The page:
So you see, we prefer them, in some senses, not in all, because they're easier to comprehend.
But if the world was made up of pyramids, cubes and so on, why it wouldn't be the world, all the things that we love and cherish, would vanish, so in that sense we don't prefer them.
Is there anything more transcendental, or universal, about a triangle or a square, then say a tree like shape, or a snake like shape, an organic shape we'd find in nature?
I don't see how.

All triangles have three sides, and three points, right?
Wrong, triangles don't exist, they are figments of our imagination at best, at worst, they're mere noise produced by human vocal cords, meaningless gibberish, there are no sides in nature, or points.
As 3 sided and 3 pointed as a thing could be, it could always conceivably be infinitely more 3 sided and 3 pointed.
So at the very best it could be said, a triangle like shape is more 3 sided and 3 pointed, from our vantage point, than a more contrary like shape.

What is a shape anyway, are there any shapes in nature?
It's human nature to abstract qualities from other qualities...in fact, there are no qualities in nature, nature is a blur, a haze.
No shape without matter and energy has ever been apprehended, and for that matter no matter without energy or energy without matter has.
Energy seems to imply matter and matter shape, it's really one thing, we try to compartmentalize this thing, but much is lost in this process.
Even saying it's one thing is wrongheaded, nature is both one and many, it is everything you can say about it and nothing you can say, in actuality, so you see, whatever we can utter about it, is at best, relative, not what it is or isn't, but these thoughts and utterances serve as bread crumbs, or guiding posts, to make our way through what would otherwise be a fog, garble or bungle, it's all very relative and imprecise.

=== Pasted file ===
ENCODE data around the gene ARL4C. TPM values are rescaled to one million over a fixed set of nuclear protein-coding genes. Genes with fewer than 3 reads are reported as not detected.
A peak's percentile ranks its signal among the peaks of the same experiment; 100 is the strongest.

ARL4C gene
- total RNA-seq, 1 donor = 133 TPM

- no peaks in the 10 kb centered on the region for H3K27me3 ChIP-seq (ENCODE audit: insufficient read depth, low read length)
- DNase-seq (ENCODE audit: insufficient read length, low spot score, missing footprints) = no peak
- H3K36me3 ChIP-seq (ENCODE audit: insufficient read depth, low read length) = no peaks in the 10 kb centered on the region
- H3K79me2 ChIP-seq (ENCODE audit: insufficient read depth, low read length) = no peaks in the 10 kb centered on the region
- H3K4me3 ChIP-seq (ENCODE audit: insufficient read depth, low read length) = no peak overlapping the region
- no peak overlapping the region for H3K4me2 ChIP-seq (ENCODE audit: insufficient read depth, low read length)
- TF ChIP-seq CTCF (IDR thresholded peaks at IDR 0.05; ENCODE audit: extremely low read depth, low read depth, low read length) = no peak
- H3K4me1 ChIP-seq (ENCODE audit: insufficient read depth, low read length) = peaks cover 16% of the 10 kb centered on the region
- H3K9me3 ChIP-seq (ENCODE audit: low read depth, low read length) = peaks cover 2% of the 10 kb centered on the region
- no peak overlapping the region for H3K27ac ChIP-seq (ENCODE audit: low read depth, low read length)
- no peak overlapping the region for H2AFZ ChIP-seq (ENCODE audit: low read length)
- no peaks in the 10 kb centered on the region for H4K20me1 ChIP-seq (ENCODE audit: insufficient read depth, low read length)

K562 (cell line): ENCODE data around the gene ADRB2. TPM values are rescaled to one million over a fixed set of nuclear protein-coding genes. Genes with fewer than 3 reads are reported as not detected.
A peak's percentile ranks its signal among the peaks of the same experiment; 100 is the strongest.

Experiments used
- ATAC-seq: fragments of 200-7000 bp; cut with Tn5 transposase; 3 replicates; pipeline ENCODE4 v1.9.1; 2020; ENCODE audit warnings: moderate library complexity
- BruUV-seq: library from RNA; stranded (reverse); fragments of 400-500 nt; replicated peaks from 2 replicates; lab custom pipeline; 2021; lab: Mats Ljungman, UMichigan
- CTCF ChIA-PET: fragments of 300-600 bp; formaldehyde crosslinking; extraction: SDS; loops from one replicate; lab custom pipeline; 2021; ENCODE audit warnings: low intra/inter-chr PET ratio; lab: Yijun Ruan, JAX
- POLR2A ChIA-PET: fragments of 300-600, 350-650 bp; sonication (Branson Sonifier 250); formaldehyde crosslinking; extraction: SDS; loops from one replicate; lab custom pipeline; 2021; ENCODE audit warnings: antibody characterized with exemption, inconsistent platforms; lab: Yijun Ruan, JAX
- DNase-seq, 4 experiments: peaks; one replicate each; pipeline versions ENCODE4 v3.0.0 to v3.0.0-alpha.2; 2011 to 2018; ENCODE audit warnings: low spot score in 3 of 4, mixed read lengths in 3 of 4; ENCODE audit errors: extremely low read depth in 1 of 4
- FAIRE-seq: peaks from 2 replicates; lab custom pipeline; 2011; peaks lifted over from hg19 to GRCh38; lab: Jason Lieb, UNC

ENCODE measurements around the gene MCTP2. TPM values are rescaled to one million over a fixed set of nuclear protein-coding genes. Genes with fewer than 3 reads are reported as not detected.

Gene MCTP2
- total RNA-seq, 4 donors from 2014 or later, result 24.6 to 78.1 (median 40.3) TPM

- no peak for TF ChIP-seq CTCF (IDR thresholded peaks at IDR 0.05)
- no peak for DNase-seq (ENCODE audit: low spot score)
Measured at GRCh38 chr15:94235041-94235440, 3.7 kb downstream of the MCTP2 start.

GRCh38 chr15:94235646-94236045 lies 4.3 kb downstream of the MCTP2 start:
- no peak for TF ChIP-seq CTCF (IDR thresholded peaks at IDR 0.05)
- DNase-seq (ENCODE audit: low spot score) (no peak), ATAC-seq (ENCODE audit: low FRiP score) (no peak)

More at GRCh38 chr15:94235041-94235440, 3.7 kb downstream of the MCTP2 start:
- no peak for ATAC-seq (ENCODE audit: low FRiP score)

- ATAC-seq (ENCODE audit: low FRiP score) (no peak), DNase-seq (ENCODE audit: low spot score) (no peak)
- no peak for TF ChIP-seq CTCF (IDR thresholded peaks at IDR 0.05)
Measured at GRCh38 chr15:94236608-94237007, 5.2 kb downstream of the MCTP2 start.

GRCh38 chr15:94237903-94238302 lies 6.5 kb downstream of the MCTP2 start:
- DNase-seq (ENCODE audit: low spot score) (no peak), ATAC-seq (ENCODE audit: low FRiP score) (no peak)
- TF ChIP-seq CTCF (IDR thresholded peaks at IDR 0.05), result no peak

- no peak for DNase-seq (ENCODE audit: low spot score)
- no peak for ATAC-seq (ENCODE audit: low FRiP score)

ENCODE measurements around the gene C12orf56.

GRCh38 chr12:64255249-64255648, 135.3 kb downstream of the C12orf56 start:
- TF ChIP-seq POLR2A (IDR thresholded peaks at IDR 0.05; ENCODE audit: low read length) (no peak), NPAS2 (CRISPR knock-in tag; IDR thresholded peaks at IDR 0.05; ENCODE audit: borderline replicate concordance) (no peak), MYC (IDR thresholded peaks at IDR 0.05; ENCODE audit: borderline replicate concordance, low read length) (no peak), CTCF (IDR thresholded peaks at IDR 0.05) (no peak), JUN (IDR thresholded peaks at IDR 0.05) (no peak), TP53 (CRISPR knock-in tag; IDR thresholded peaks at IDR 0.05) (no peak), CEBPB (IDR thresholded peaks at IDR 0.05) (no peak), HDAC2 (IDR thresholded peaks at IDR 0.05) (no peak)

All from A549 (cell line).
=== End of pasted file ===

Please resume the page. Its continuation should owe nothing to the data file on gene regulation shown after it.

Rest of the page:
The mind has limited processing power, so it can't swallow nature whole, it must break it down into bits and pieces, and that is what concepts and generalizations are, and language.
We can psychically consume nature and regurgitate it to others more holistically, that is what we call intuition, and nonverbal, nonmathematical communication, like gesturing, singing and dancing.
Both these forms of comprehension and communication seem to have their advantages and disadvantages.

So in conclusion, not only can we not see, draw, or even imagine or conceive perhaps, of a triangle, or a square, or a pentagon and so on, but even the broader concept these things are all a part of, shape, and size and so on, are suspect, all concepts are suspect, they're not what nature is, you could even say they're inferior to it (if they were to be actualized), not superior.
So from particulars, triangles and so on, we come to the general, what it means to conceive, and its antithesis, existence.
Existence is absolute, but it isn't absolutely this or that, this or that is relative.
Even existence and nonexistence are part and parcel, all dualistic, and monistic and pluralistic conceptions are dissolved when we really see and hear things, as they are, and not as we imagine them to be.

There is a kind of pure, or purer awareness of things as they are, without labeling them, that's an important component of consciousness, to see things as they really, truly are, without comparing, contrasting, speculating, or drawing borders.
Are humans more aware of things both as they were, could, should, would, probably will be, and as they are than other species, or when our minds become cluttered with labels, do we lose some capacity to be grounded in the here, now?
I'm thinking the latter.
So human consciousness kind of exists on a spectrum, from pure awareness, or purer, since nothing is actually absolutely anything, to filtered or crystalized awareness.
Somewhere in between perhaps, or perhaps existing parallel to simpler thoughts like language and mathematics, is our intuition, which has its own concepts, and language, a dark and mysterious language, that the more refined mind can't fully grasp, and vice versa.